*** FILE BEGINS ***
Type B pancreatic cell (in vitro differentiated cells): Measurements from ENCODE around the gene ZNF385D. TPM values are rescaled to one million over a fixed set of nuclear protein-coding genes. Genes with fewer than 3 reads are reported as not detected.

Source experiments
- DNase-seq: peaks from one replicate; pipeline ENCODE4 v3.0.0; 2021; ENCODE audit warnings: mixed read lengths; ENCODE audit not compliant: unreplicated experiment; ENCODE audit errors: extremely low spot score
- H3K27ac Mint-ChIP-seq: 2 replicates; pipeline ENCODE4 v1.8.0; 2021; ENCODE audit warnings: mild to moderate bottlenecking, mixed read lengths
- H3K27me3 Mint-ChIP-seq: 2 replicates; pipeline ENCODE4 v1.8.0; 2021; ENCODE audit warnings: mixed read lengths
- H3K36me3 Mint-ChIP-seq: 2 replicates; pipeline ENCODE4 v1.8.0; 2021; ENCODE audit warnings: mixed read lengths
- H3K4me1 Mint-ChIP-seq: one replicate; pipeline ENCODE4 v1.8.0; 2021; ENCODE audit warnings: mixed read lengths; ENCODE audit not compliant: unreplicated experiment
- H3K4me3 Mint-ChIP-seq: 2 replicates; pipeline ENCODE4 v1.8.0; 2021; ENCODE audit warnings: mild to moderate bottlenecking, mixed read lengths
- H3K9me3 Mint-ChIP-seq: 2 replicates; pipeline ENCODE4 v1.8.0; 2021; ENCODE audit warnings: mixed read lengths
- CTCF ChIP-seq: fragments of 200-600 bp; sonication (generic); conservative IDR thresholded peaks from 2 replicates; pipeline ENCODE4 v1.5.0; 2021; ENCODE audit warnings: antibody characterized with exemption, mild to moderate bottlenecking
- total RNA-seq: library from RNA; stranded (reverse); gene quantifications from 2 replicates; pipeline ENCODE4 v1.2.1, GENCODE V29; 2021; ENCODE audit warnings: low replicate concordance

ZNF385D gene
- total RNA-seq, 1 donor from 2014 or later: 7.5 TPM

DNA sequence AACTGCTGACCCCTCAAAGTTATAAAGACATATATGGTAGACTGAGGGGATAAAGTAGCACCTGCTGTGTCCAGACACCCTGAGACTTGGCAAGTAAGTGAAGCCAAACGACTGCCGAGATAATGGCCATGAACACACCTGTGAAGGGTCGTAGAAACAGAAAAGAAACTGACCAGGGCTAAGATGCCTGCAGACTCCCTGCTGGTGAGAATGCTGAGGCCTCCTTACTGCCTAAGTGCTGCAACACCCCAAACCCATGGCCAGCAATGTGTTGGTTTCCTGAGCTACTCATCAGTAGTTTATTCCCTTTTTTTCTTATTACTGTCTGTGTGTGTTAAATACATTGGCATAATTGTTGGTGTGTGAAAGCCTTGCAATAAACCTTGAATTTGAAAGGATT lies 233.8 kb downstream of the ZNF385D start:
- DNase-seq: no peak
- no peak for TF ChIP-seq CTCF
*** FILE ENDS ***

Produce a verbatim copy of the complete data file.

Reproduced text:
Type B pancreatic cell (in vitro differentiated cells): Measurements from ENCODE around the gene ZNF385D. TPM values are rescaled to one million over a fixed set of nuclear protein-coding genes. Genes with fewer than 3 reads are reported as not detected.

Source experiments
- DNase-seq: peaks from one replicate; pipeline ENCODE4 v3.0.0; 2021; ENCODE audit warnings: mixed read lengths; ENCODE audit not compliant: unreplicated experiment; ENCODE audit errors: extremely low spot score
- H3K27ac Mint-ChIP-seq: 2 replicates; pipeline ENCODE4 v1.8.0; 2021; ENCODE audit warnings: mild to moderate bottlenecking, mixed read lengths
- H3K27me3 Mint-ChIP-seq: 2 replicates; pipeline ENCODE4 v1.8.0; 2021; ENCODE audit warnings: mixed read lengths
- H3K36me3 Mint-ChIP-seq: 2 replicates; pipeline ENCODE4 v1.8.0; 2021; ENCODE audit warnings: mixed read lengths
- H3K4me1 Mint-ChIP-seq: one replicate; pipeline ENCODE4 v1.8.0; 2021; ENCODE audit warnings: mixed read lengths; ENCODE audit not compliant: unreplicated experiment
- H3K4me3 Mint-ChIP-seq: 2 replicates; pipeline ENCODE4 v1.8.0; 2021; ENCODE audit warnings: mild to moderate bottlenecking, mixed read lengths
- H3K9me3 Mint-ChIP-seq: 2 replicates; pipeline ENCODE4 v1.8.0; 2021; ENCODE audit warnings: mixed read lengths
- CTCF ChIP-seq: fragments of 200-600 bp; sonication (generic); conservative IDR thresholded peaks from 2 replicates; pipeline ENCODE4 v1.5.0; 2021; ENCODE audit warnings: antibody characterized with exemption, mild to moderate bottlenecking
- total RNA-seq: library from RNA; stranded (reverse); gene quantifications from 2 replicates; pipeline ENCODE4 v1.2.1, GENCODE V29; 2021; ENCODE audit warnings: low replicate concordance

ZNF385D gene
- total RNA-seq, 1 donor from 2014 or later: 7.5 TPM

DNA sequence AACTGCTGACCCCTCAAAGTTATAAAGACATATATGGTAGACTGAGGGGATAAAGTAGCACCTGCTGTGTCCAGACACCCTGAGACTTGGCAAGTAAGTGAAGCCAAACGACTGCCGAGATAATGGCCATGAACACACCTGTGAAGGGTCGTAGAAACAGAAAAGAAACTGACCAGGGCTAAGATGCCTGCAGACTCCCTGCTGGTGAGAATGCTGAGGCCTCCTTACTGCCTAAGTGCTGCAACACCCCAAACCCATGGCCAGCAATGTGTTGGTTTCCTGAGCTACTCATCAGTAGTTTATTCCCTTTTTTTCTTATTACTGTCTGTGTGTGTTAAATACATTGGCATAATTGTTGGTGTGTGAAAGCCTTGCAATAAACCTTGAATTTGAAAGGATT lies 233.8 kb downstream of the ZNF385D start:
- DNase-seq: no peak
- no peak for TF ChIP-seq CTCF